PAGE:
Bitcoin bull and co-founder of Gemini crypto exchange, Cameron Winklevoss noted that negative interest bonds account for $17 trillion and urged the public to buy Bitcoin.
Bitcoin (BTC) bull and co-founder of Gemini crypto exchange Cameron Winklevoss has noted that the volume of negative interest bonds accounts for $17 trillion and has urged the public to buy Bitcoin. In an Oct. 17 tweet. Winklevoss wrote:
“$17 trillion dollars are currently held in negative interest bonds. 17 trillion reasons why you should own bitcoin.”
How to move such a volume to BTC?
In a series of comments to the tweet, one of the users argued that “migrating this over to Bitcoin is a huge challenge,” to which Winklevoss asked which challenges they are referring to, further stating that it takes less than two minutes to open an account on a crypto exchange.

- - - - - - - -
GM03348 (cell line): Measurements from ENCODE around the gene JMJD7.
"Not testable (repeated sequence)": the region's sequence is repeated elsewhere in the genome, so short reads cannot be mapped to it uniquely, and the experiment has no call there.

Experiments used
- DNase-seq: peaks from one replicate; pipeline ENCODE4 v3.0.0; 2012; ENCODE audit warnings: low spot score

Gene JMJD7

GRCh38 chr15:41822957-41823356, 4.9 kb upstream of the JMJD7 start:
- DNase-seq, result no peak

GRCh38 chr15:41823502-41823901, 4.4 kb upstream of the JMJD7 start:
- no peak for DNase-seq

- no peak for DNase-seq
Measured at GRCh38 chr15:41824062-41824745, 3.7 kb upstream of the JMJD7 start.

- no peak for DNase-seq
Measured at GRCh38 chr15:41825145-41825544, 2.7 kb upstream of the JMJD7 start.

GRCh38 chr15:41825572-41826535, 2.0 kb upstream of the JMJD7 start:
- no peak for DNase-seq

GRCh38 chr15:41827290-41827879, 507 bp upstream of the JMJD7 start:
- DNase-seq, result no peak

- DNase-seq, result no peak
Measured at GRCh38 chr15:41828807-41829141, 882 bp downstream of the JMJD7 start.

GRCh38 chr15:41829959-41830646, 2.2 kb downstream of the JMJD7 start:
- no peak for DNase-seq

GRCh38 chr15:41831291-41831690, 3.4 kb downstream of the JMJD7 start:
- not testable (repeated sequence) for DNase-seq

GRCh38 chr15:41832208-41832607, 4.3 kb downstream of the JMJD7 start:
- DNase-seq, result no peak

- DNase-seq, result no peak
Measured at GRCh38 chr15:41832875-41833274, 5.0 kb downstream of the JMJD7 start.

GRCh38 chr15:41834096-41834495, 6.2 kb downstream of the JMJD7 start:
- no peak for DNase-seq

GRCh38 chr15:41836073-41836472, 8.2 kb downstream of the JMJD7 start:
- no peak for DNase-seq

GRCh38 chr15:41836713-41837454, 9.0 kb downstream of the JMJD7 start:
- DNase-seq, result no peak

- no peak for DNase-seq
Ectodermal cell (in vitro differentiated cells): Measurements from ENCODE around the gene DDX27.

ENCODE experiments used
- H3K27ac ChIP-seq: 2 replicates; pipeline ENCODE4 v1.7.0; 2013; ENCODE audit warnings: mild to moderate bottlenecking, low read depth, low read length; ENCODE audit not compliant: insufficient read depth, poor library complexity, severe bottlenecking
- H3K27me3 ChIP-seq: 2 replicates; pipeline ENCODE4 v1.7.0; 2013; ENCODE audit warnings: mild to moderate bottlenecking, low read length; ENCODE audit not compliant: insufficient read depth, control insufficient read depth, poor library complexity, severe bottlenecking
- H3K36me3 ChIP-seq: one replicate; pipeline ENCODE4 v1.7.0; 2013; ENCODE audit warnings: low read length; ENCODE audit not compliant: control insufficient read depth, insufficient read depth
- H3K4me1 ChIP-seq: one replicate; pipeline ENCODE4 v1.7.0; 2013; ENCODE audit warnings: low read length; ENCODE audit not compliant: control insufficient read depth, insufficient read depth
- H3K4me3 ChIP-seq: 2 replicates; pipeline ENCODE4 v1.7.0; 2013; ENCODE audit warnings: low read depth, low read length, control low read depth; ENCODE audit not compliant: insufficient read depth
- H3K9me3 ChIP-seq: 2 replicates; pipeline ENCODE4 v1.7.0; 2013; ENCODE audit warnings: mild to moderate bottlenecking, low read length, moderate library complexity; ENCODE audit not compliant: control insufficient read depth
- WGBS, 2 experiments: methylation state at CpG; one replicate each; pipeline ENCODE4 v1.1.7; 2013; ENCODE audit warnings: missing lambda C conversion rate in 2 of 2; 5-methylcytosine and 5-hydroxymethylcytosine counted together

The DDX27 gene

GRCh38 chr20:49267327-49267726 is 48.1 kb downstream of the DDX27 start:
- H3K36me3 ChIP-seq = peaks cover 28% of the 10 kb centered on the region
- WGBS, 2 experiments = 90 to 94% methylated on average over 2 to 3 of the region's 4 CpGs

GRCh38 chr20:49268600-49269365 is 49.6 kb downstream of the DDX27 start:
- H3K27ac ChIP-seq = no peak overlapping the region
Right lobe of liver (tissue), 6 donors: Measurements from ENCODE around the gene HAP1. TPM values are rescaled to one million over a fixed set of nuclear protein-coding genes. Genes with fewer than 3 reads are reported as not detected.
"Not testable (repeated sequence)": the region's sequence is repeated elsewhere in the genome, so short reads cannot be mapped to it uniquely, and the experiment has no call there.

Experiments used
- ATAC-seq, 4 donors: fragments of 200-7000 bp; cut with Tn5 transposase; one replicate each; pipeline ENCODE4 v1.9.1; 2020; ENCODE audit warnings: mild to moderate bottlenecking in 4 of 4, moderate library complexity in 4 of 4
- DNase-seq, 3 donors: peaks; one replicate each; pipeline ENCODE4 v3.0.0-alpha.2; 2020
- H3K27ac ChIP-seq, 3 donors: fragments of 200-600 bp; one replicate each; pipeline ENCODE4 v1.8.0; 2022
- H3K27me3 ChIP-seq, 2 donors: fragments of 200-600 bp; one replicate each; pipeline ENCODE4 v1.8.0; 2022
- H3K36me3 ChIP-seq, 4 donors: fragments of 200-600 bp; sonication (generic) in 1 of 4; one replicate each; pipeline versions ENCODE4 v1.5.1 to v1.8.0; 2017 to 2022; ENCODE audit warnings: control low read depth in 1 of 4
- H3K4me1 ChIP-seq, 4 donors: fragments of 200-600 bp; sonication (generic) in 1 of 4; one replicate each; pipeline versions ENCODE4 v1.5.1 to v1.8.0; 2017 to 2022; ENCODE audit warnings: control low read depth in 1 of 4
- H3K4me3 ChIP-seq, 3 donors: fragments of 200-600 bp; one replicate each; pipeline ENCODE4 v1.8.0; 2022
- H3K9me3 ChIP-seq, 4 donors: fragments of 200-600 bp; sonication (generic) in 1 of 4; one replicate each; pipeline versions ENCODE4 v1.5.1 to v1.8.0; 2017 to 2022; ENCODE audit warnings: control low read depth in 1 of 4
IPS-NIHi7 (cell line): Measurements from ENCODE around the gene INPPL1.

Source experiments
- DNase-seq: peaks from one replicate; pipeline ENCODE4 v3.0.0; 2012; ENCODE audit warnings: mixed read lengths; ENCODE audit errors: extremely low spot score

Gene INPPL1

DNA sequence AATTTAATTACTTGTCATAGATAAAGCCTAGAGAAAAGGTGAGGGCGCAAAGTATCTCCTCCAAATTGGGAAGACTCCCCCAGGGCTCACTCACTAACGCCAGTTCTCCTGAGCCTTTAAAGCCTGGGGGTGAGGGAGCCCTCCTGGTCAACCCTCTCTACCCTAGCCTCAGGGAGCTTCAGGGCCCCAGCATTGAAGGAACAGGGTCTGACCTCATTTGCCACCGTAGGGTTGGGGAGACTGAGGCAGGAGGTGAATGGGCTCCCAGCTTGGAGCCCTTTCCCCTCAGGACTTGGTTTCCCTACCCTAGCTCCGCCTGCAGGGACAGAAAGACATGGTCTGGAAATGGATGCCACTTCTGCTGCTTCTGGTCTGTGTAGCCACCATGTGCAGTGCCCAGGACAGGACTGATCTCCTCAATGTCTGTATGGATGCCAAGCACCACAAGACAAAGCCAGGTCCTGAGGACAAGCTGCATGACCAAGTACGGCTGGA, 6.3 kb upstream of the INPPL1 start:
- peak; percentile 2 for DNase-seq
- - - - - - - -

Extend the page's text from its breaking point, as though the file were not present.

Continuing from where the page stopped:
However, when the user asked how one can move negative debt to BTC in that volume, Winklevoss did not respond.
Negative yielding bonds shake the industry
Earlier in October, Tone Vays, a veteran trader and Bitcoin expert, expressed a stance similar to Winklevoss’ saying: “As more and more Developed nations try to eliminate cash and implement negative interest rates, this can drive many people into Bitcoin.”
In mid-August, Deutsche Bank reported that 27% of global bonds traded were negative yield at the time, so expected to pay out less than their initial cost. This represented $15 trillion worth of debt, or as VanEck digital asset director, Gabor Gurbacs, commented, that was 75 times the total Bitcoin market cap. “It’s time for Plan ₿!” Gurbacs added.
At the same time, the Bank of Japan said that central banks can not use digital currencies to enforce negative interest rates. Masayoshi Amamiya, deputy governor of the Bank of Japan, said that states issuing digital currency with a negative interest rate would force inhabitants towards cash. Amamiya argued:
“To overcome the nominal zero lower bound, central banks would need to eliminate cash. Eliminating cash would make settlement infrastructure inconvenient for the public, so no central bank would do this.”